- Guaranteed for 2 full months
- Pay by PayPal or Credit Card
- Instant Digital Download
The world of post-processing is a big world with endless possibilities. Every photographer applies photo editing tools in their own way, and we all have different purposes of what we want to convey through our photography. For me, post-processing is a way to overcome certain limitations found within the camera and to better represent what I experienced in the field. For this purpose, I use both Adobe Lightroom and Adobe Photoshop.
While I do most of the work in Lightroom, there are several techniques I apply that can only be done in Photoshop. Some of these techniques are quite popular, while other techniques are the result of spending too many hours playing around and trying various things. The one thing I often notice when viewing images from aspiring photographers, or when talking post-processing with my workshop clients, is that every effect is applied globally. I believe that is a BIG mistake.
Certain effects should only be applied to specific parts of an image. That’s where Layers and Masks in Photoshop come in handy. However, I like to make my selections more accurate than just painting with a black/white brush on a Layer Mask, which is why Luminosity Masks have become an important part of my workflow. I’m not going to get into what they are and how to create them in this article. If you don’t know how to create them, I suggest you read this article first so that what I discuss in this article makes sense to you. I will be covering 5 scenarios where you should use Luminosity Masks.
Let’s step out of Photoshop and into the Lightroom RAW editor for a moment to take a look at what happens when you increase the contrast slider:
Pulling Lightroom’s Contrast slider to the right brightens the brights and darken the darks, without taking into consideration how dark the darks are and how bright the brights are. That will quite often result in shadows becoming pure black and the brightest highlights becoming pure white. Yes, you can avoid this by adjusting the slider more gently or playing with the Highlights/Shadows sliders (which I often do in addition). However, there’s another way that’s even better: apply contrast using a Luminosity Mask.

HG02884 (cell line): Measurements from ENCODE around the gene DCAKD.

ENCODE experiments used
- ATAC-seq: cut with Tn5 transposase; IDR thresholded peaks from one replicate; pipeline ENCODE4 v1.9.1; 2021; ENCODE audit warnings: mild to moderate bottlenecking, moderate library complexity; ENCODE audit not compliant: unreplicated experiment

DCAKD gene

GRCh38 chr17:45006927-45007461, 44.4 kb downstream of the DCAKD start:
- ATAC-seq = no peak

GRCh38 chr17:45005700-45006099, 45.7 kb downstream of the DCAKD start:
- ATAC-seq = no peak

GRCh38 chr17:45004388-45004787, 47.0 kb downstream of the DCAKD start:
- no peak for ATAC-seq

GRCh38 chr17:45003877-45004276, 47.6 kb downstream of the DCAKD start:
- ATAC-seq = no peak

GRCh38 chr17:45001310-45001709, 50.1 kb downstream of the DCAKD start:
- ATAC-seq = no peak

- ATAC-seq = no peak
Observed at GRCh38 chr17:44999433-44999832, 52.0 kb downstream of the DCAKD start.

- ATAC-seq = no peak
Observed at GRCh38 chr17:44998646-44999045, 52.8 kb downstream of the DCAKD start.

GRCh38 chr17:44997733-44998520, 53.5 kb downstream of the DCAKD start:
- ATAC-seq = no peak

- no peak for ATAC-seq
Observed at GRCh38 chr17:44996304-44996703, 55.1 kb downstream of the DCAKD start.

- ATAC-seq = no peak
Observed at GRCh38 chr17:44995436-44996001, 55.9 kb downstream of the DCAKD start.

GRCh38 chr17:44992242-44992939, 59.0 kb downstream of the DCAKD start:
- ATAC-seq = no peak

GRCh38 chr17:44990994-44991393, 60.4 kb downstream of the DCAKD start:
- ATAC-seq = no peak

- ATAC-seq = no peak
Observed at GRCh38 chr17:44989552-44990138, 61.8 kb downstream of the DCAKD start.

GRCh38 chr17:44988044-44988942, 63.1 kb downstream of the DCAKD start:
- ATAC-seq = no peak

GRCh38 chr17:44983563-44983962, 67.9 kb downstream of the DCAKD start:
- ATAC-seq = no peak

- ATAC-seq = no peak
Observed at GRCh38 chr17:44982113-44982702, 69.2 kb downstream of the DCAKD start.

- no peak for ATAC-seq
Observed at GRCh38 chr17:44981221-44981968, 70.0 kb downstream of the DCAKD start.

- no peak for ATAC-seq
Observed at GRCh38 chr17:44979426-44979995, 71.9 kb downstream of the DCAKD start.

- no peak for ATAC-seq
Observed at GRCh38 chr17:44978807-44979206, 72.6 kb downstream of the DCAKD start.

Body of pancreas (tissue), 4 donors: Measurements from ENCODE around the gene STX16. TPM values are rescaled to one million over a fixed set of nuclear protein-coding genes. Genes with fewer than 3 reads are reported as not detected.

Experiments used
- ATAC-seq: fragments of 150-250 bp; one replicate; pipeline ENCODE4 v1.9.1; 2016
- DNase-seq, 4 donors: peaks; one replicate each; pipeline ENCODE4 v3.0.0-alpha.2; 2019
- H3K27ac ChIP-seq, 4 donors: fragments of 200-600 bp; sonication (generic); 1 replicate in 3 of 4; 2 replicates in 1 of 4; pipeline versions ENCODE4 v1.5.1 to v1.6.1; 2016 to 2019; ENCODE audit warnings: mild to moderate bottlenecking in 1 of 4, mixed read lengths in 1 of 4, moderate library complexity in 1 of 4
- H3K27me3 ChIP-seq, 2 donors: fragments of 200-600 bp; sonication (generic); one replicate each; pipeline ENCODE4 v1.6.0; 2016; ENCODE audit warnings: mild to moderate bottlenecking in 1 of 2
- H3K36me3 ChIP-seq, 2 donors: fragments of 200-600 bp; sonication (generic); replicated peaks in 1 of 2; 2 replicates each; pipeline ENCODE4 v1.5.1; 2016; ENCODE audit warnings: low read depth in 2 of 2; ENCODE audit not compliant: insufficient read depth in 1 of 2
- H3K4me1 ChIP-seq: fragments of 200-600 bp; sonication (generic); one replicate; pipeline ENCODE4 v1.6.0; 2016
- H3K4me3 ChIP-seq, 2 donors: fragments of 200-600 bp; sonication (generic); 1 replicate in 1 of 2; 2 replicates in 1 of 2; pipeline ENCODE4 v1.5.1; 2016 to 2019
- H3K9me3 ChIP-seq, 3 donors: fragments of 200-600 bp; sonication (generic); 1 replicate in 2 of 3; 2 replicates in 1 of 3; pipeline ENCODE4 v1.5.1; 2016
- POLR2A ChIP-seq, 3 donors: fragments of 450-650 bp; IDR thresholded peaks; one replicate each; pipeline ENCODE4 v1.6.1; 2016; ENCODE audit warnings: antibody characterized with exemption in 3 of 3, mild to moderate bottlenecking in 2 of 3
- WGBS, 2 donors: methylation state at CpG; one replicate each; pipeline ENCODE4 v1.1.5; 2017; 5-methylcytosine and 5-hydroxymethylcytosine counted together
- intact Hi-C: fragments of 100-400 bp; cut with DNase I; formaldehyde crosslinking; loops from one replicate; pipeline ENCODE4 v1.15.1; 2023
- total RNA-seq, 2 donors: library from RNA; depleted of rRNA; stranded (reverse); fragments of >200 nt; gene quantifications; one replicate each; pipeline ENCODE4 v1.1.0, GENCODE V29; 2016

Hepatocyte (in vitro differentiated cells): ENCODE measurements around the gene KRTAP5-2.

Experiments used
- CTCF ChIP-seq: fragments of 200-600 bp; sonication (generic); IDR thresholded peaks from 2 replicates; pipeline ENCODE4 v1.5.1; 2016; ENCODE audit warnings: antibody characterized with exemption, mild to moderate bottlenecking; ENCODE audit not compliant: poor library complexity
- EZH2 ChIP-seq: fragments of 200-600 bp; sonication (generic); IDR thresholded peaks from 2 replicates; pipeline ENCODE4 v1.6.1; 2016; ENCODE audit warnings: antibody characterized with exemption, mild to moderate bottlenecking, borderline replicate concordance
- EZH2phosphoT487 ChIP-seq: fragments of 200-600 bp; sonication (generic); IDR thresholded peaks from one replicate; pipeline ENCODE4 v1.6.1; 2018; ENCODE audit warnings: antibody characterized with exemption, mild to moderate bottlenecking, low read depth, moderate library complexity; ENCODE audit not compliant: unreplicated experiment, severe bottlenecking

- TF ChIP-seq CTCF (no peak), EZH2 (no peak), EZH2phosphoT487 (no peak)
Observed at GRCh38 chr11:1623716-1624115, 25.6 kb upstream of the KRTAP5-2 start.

I’ve already applied contrast and made basic raw adjustments when opening this file in Photoshop. So when I now keep working with the contrast, I don’t want to affect the brightest highlights or the darkest shadows. That means that I only want to apply contrast to the midtones. This is easily achieved in Photoshop by creating a Midtones Luminosity Mask (I often go for Midtones 2, but make sure to create the other masks as well) and applying it to the Curves Layer Mask (you can also use a Levels or Contrast Adjustment Layer):
Looking at the mask above, we can see that we’re not affecting the darker parts of the image when adjusting the contrast. The effect will also be less visible in the brightest parts. If you’re not quite sure what you’re looking at above, remember this phrase when talking about Layer Masks: White Reveals, Black Conceals.
The second adjustment that should be done through a Luminosity Mask is Color Balance. Globally working with color will often result in strong color casts.
Let’s say that you want to cool down the shadows of an image by using a Color Balance Adjustment Layer. The common method would be to set the color balance tone to Shadows and pull the cyan slider to the left and the blue slider to the right, such as this:
Doing this simple adjustment has given a nice cold color cast to the shadows but, unfortunately, it’s affected more than just the darker parts of the image. Also, less dark areas (areas which are not considered bright), have been affected more than I wanted. Even the highlights seem slightly faded.
If I make this exact same adjustment through a Darks 3 Luminosity Mask, the result is quite different: